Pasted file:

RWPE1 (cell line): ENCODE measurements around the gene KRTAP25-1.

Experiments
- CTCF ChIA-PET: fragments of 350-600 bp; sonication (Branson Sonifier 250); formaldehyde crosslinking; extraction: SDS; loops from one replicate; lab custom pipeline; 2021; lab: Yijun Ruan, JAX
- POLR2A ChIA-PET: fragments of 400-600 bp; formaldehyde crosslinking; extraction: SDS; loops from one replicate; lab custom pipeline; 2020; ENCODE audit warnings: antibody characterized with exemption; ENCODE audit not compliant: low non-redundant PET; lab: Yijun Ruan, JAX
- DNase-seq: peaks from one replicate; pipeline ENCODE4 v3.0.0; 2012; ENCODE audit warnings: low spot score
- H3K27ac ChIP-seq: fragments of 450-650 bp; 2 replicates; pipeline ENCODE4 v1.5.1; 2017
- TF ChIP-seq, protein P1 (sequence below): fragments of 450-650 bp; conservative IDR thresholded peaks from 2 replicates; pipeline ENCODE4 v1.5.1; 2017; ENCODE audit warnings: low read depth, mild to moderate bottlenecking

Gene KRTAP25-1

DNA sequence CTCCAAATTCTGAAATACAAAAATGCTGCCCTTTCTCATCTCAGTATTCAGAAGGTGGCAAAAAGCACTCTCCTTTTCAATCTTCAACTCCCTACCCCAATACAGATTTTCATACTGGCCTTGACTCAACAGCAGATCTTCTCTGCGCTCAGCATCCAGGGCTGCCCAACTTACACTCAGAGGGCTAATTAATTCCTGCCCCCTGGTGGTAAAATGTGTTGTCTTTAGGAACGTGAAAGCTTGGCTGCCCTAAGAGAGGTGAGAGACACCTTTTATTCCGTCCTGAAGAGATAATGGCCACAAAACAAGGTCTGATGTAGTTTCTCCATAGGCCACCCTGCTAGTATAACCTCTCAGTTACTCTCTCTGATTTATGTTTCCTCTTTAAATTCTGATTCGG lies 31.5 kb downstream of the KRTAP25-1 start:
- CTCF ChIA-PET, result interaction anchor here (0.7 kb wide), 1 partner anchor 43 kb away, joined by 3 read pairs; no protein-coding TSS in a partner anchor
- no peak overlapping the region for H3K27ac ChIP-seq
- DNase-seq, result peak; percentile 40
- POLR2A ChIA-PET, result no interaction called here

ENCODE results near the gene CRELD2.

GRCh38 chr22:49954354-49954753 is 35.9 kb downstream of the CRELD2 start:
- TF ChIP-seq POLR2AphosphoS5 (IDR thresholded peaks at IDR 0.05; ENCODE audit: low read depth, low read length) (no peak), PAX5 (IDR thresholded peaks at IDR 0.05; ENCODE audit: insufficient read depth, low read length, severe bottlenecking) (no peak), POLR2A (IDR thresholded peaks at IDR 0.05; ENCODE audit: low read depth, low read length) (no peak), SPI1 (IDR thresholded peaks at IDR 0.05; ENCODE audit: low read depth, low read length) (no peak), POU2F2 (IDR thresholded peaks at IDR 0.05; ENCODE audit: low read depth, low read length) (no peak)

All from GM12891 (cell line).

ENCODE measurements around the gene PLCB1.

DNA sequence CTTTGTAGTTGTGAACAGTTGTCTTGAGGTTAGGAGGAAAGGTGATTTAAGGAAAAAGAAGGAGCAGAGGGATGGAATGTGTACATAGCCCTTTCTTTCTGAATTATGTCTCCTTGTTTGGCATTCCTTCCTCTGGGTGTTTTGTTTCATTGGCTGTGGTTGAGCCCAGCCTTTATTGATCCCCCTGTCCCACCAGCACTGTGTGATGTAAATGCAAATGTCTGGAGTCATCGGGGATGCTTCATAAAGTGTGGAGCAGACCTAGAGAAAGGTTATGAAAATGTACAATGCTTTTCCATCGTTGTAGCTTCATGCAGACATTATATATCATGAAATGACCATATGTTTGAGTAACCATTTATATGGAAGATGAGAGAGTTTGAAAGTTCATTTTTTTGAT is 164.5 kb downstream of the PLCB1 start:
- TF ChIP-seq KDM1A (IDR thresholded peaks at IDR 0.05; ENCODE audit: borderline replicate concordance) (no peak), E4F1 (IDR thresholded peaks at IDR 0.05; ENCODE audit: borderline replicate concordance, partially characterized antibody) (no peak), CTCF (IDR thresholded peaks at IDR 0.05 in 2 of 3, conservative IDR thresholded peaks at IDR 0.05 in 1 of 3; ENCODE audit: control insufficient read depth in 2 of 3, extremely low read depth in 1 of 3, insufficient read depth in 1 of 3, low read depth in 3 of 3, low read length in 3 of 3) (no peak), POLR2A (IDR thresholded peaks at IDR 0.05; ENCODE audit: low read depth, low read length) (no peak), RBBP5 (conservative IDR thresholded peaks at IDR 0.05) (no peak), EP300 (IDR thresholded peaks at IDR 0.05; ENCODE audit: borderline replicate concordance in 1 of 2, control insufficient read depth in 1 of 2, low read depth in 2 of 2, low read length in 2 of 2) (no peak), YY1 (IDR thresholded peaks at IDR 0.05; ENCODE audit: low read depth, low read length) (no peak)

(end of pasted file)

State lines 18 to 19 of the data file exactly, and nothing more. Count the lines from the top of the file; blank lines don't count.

ENCODE measurements around the gene PLCB1.

DNA sequence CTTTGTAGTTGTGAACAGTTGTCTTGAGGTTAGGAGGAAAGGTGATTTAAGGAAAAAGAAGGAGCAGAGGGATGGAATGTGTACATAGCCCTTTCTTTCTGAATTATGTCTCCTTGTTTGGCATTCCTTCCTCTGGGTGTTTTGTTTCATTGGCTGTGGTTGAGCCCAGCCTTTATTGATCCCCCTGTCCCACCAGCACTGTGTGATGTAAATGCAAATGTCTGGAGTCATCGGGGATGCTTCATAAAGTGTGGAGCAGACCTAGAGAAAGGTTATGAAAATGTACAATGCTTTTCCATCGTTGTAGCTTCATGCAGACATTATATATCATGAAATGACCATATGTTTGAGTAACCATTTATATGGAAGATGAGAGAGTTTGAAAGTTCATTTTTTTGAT is 164.5 kb downstream of the PLCB1 start: